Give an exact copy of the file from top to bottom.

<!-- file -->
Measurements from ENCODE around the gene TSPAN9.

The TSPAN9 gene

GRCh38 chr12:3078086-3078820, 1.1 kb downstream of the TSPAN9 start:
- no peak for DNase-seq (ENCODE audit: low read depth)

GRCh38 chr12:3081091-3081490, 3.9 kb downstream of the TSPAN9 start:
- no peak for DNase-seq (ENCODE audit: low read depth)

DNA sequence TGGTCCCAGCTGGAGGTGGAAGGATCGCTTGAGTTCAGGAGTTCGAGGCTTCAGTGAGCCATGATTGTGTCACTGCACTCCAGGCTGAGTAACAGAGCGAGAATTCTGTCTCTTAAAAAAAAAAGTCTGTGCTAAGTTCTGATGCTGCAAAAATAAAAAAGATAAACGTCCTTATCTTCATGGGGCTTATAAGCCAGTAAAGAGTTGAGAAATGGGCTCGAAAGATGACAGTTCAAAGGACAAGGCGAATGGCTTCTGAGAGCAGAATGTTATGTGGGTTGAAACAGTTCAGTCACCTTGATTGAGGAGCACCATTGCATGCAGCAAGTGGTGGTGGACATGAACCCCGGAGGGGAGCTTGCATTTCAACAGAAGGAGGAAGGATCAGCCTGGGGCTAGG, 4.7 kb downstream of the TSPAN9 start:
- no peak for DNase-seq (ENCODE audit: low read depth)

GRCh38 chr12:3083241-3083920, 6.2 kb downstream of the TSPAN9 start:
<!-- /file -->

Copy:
Measurements from ENCODE around the gene TSPAN9.

The TSPAN9 gene

GRCh38 chr12:3078086-3078820, 1.1 kb downstream of the TSPAN9 start:
- no peak for DNase-seq (ENCODE audit: low read depth)

GRCh38 chr12:3081091-3081490, 3.9 kb downstream of the TSPAN9 start:
- no peak for DNase-seq (ENCODE audit: low read depth)

DNA sequence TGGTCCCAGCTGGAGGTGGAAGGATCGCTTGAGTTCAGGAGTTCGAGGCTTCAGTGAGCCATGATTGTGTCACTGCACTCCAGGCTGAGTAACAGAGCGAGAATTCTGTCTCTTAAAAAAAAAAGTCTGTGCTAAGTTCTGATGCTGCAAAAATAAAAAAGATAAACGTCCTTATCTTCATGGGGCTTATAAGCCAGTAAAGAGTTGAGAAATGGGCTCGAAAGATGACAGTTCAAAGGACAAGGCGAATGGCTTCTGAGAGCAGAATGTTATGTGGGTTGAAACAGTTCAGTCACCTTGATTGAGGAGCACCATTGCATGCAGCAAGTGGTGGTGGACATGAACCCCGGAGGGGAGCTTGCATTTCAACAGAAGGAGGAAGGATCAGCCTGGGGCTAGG, 4.7 kb downstream of the TSPAN9 start:
- no peak for DNase-seq (ENCODE audit: low read depth)

GRCh38 chr12:3083241-3083920, 6.2 kb downstream of the TSPAN9 start: